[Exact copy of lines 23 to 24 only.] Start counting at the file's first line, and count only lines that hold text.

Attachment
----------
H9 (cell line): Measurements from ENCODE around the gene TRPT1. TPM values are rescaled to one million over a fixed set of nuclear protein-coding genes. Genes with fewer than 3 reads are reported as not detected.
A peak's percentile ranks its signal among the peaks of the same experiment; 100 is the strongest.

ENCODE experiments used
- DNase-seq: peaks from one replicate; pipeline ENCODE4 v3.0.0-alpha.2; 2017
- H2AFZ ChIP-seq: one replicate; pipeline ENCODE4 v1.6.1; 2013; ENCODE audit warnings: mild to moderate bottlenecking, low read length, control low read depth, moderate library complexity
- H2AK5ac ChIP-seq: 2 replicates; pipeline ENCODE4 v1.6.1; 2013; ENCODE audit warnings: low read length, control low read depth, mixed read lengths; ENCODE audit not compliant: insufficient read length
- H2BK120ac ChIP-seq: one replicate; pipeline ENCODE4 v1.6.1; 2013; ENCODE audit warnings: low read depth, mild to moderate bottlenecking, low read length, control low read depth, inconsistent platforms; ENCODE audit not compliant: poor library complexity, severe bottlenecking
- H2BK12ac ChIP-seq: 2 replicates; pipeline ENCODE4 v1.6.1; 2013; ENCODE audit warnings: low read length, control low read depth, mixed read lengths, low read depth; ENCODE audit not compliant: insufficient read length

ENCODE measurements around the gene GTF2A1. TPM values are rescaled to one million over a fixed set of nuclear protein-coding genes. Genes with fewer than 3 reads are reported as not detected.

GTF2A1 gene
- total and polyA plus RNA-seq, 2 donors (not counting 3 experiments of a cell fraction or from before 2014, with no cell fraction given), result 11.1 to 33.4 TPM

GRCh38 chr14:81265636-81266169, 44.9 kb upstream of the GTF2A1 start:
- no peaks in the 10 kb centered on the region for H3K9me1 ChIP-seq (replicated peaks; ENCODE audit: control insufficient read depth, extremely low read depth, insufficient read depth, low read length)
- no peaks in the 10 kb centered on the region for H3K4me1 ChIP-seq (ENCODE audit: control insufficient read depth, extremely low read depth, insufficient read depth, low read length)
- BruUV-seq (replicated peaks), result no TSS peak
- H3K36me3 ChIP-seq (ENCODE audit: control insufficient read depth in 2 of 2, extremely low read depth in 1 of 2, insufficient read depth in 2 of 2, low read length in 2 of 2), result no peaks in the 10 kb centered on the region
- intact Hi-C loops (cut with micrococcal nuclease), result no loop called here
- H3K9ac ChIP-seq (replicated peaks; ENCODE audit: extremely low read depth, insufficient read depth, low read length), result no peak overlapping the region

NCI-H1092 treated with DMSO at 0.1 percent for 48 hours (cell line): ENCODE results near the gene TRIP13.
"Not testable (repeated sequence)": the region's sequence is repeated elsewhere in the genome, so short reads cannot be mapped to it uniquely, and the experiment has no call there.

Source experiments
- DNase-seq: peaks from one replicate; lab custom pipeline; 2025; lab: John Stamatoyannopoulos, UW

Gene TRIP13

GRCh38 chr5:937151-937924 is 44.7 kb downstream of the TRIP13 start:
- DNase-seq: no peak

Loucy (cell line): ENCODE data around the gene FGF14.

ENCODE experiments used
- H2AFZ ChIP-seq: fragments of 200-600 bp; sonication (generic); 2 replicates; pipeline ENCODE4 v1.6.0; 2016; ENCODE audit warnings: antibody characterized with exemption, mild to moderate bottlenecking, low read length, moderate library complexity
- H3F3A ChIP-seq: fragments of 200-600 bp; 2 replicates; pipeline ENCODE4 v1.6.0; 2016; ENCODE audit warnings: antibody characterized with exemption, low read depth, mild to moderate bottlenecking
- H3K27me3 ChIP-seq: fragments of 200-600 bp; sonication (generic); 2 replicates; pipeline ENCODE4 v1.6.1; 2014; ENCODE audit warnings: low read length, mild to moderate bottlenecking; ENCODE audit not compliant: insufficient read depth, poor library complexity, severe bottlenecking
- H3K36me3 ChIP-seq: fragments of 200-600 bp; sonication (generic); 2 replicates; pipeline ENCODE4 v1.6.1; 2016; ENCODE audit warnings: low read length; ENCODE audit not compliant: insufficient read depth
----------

Gene TRIP13

GRCh38 chr5:937151-937924 is 44.7 kb downstream of the TRIP13 start: